Waking Up

A flash fiction by Christina Yin

The gears shifted and the spacecraft rose, then hovered. It was well-known that the most dangerous parts of space travel were the take-offs and landings. Eva adjusted her seat belt and stared at the window opposite, ignoring the rest of the crew strapped in all around her. She could still see the green of the secondary forests and the long winding brown of the Sarawak River. The settlements were tiny but linked by the roads and the zig zag of the aerial highways, human activity stretched out for as far as she could see. This was the reason after all, for the journey.

When she woke in the morning, Eva’s eyes were crusty with tears that had seeped down her cheeks. She didn’t have to look in the mirror to know that her eyes were puffy; her head was pounding as if she were suffering from space travel sickness. Her nose was blocked, and she breathed in deeply through her mouth. She felt like she had just emerged from a swim in the sludge of the Sarawak River with a crocodile on her heels.  

The news screen by her bed was still on and she saw that the newscasters in their speech bubbles were continuing to wax eloquently over the return of the latest Space Shuttle to the landing station near Mount Santubong.

“Good morning, Sarawak! And how is everyone this fine day in the Land of the Hornbills?” called out the one-time state athlete turned newscaster.

“Wishing you fresh air and a healthy morning, this wonderful Malaysia Day!” chimed in his partner with her long black tresses and chirpy, lilting voice and endless smile.

Eva closed her eyes. She could see the crew, feel the wobble as the spacecraft hovered. But that was in the simulation. The training had gone well, until just before they were to board and take off for the future, for the New World. Every one of the crew had been given the antigen test. The tickle in her throat that morning and not being able to taste her breakfast – the warning signs had been clear, but she had tried to ignore them. But now, she could not ignore the two lines that had formed on her test kit.

“Sorry, Eva,” the team’s doctor had told her as he signed the form that grounded her to the Earth. The dimpled Ai-Lyn with her buffed up physique and genius IQ had taken her place.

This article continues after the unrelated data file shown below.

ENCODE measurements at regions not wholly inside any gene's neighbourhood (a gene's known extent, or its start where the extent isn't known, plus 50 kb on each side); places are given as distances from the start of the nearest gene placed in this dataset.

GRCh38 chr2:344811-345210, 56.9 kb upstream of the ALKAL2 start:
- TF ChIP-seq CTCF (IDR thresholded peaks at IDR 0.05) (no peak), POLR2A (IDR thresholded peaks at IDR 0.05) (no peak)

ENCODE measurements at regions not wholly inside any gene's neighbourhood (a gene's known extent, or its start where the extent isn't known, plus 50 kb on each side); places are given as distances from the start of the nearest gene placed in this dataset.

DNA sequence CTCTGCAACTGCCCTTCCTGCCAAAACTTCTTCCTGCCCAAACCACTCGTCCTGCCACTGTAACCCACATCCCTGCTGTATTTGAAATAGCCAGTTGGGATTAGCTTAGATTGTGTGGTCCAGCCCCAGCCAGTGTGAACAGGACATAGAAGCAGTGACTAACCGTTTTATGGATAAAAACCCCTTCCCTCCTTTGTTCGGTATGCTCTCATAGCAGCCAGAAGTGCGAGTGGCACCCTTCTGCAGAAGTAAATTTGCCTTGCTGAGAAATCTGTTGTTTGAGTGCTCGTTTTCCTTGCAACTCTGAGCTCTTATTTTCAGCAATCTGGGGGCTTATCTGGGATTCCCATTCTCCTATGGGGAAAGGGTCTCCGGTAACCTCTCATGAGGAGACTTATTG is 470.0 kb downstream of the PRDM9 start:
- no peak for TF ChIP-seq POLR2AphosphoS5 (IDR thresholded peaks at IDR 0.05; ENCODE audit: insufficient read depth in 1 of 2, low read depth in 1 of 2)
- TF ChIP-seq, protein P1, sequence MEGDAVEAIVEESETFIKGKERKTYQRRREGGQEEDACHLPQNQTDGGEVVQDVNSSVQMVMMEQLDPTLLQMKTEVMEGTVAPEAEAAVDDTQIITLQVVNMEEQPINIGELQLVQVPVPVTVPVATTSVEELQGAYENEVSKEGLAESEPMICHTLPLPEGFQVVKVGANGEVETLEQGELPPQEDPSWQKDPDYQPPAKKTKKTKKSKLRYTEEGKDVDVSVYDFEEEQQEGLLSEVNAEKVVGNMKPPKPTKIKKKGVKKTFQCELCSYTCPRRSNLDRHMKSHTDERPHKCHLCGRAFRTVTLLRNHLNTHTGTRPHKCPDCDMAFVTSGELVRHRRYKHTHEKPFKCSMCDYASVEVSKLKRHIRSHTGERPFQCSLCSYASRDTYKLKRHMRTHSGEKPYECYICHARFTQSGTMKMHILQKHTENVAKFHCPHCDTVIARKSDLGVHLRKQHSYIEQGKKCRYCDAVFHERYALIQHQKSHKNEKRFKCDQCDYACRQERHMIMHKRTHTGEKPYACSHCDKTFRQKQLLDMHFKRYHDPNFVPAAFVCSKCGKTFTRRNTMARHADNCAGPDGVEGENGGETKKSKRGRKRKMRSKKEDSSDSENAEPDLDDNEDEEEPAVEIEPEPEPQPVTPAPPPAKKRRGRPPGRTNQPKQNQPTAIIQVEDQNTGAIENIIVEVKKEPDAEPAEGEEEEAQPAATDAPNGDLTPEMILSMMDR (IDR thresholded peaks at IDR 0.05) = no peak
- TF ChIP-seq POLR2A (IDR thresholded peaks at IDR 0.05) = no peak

Who would have known that fate was to deal her – simple, hard-working Eva – such a hand?

That wobble, that slight hesitation, the look on the faces of the crew. All these were etched in her mind. Eva had trained with the crew, been on multiple simulations preparing for the real take-off and for the real life on the Spacecraft Endeavour and for the real life that awaited on the newly discovered Planet with Two Moons.

In her dreams, she replayed the scenes, but always, always she woke before the moment when the spacecraft disappeared from the plotted flight path and when there was just silence instead of cheerful voices on the communication channels.

Like the mysterious MH370, the Spacecraft Endeavour had disappeared like a brilliant comet flaring and then blanking out in the night sky.

Eva got out of bed.

She wasn’t sure, but in her dreams, she had known that something had changed.


Christina Yin is a lecturer at Swinburne University of Technology, Sarawak Campus. Her fiction and nonfiction writing have appeared in Anak Sastra, e-Tropic, New Writing and TEXT Journal, among others.



Independence Day


Malaysia is said to have been inhabited 40,000 years ago by the same tribes who populated the Andamans. Situated on the trade route between China and India, they assimilated varied cultures into their lore, including that of the Arabs. Phases of colonial occupation by the Portuguese, Dutch and British wracked their history from 1511. They suffered from Japanese occupation during the Second World War. The Federation of Malaya achieved independence after a struggle on 31st August 1957. In 1963, the British colonies of Singapore, Sarawak and North Borneo were combined with Malaya and the country was rechristened Malaysia.

In 1965, Singapore was voted out due to ideological reasons, some of it being racial and political. This Partition was free of political bloodshed or violence between the two countries, unlike the earlier Partitions within Asia which led to much violence and bigotry — India, Pakistan and North Korea and South Korea (where the split along the 38th parallel was initiated by the West post-Second World War to settle matters between the ideological blocks of communism and capitalism).

Malaysia continues a federal constitutional monarchy with a Sultan and an elected Prime Minister at the helm and has a mixed population of Malays (Bumiputera), Chinese, Indians, Portuguese and other ethnicities. We present a selection of writing from this country, put together on the occasion of their 64th independence day, also known as Hari Merdeka or National day.


Benderaku (My Flag) by Julian Matthews. Click here to read.

A False Dawn by  Malachi Edwin Vethamani. Click here to read.

Colours of Words, three poems by A Jessie Michael. Click here to read.


Brother Felix’s Ward

Malachi Edwin Vethamani takes us to an exploration of faiths and borders. Click here to read.

The Night of Sirens

A Jessie Michael tells us of riots that set in during elections in Malaysia. Click here to read.